I enjoyed reading this novel a lot. The begginning was a little confusing, but towards the end everything came together which was really unique. Also this shows that when a tragedy occurs, it doesnt hurt one person, it rather brings everyone together. The stoty of these three friends is inspiring and great. Very exeptional read.
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TeensReadToo More than 1 year ago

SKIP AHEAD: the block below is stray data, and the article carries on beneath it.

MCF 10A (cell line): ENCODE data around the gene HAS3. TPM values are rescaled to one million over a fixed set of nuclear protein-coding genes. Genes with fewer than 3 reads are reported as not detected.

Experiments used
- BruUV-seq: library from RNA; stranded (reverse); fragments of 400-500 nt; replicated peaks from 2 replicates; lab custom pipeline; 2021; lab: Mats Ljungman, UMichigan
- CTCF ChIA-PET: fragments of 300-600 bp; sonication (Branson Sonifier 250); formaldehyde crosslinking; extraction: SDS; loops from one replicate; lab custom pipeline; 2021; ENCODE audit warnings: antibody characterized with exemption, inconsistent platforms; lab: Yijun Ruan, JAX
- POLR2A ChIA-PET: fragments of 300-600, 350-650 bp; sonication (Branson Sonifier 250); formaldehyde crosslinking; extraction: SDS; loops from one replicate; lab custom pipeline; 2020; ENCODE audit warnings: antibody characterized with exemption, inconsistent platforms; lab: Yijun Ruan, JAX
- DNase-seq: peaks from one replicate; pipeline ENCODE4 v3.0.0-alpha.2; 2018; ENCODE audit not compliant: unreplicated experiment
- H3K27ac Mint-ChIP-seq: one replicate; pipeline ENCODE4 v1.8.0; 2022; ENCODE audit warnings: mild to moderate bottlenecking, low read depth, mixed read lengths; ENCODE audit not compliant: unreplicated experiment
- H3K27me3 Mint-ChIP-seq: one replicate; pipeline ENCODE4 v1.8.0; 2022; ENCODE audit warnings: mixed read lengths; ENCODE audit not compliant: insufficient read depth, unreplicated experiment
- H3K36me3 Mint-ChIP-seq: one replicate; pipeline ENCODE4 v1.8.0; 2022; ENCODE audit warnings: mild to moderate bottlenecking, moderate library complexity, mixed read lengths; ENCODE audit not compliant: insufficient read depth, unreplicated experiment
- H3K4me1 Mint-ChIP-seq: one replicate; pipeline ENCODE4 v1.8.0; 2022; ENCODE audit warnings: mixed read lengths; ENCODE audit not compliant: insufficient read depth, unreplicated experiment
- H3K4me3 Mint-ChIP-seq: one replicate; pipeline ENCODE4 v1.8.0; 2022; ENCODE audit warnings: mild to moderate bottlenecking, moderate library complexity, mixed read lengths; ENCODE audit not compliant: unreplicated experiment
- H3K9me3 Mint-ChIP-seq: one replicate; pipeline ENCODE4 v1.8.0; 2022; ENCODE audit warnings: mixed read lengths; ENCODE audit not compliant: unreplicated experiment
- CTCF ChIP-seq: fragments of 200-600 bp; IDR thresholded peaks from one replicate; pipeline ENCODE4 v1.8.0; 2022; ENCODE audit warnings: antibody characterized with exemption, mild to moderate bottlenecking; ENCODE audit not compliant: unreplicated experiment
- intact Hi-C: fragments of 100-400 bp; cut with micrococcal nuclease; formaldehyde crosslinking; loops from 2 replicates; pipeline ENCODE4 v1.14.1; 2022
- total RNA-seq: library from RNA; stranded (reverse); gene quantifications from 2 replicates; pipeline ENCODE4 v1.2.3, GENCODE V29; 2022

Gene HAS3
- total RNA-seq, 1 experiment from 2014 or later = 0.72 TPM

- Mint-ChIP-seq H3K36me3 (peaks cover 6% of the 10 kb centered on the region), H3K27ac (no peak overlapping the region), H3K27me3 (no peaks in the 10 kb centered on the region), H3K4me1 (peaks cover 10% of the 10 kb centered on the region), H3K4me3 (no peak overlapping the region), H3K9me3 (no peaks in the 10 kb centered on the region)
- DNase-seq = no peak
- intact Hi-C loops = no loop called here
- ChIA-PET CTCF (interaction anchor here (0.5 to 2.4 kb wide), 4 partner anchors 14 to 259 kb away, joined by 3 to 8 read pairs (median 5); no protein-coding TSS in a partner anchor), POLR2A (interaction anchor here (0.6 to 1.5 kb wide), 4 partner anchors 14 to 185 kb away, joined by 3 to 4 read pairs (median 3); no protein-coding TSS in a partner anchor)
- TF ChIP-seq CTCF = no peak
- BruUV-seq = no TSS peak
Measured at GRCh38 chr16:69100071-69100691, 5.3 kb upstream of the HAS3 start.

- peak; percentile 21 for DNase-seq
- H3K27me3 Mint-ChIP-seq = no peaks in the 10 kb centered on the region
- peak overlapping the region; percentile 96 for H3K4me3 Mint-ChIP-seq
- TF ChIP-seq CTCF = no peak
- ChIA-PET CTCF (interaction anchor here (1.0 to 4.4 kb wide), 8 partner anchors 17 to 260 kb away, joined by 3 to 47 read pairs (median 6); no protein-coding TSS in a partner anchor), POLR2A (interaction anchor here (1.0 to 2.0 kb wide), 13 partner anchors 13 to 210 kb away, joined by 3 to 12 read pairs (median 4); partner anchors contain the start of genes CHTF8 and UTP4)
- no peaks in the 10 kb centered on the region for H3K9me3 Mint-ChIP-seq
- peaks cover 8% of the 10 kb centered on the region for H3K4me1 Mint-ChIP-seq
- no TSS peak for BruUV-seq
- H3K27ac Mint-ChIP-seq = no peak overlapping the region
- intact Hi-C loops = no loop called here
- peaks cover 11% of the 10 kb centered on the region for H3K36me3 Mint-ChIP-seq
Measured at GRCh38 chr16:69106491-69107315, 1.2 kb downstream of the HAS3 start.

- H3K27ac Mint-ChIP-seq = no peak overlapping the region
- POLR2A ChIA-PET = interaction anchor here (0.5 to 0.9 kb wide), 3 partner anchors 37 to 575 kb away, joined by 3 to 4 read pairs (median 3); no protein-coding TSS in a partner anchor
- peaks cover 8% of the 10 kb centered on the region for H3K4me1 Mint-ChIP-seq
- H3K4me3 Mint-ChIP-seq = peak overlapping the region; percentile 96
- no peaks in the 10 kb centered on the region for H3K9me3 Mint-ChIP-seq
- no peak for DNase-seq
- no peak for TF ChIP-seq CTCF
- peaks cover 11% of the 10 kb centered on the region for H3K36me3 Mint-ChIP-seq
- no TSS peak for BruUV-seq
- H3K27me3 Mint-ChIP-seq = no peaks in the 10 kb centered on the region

Huge thanks to the girl who sat next to me on the bus to Chicago from ALA. She had this ARC in her hands when she boarded the bus for our 3 1/2 hour trip home, and she finished it by the time the trip was over. When I asked how she liked it, she nodded, I believe, then swallowed a lump in her throat, and offered me the book. Once again, thank you! Do you remember where you were on 9/11? The characters in LOVE IS THE HIGHER LAW were all in New York City. So was David Levithan, and that experience was inspiration for this book. As Levithan points out in the Author's Note, many young people today may be too young to have first-hand memories of that world-changing day. By reading the experiences of Jasper, Peter, and Claire, perhaps the emotions of that day and its aftermath can be experienced by readers in the years to come. As the book begins, each character shares where they were and what it was like at the moment. Peter and Claire were affected immediately, while Jasper finds it difficult to admit that he slept through the actual attack and learned about it as he listened to Peter Jennings on the news. The personal experiences of the three become intertwined as the story continues. All three are surprised at how directly they feel the emotions of the event. The life they once took for granted, the city they've always known as home, and the atmosphere surrounding them have them asking questions that have no real answers. David Levithan captures the unique yet universal feelings inspired by the event that touched us all. Amidst the unanswered questions are feelings of greater appreciation for family and friends, the sympathy that goes out to those who lost and suffered most, and the human condition that connects the entire world. Unlike the teen who read the book in one sitting on the bus, I found the need to set it aside at times to sort through my own memories of that day and what has unfolded since. The world is truly a different place, and I've concluded I'm not sure if it is for the better or worse. Time will tell.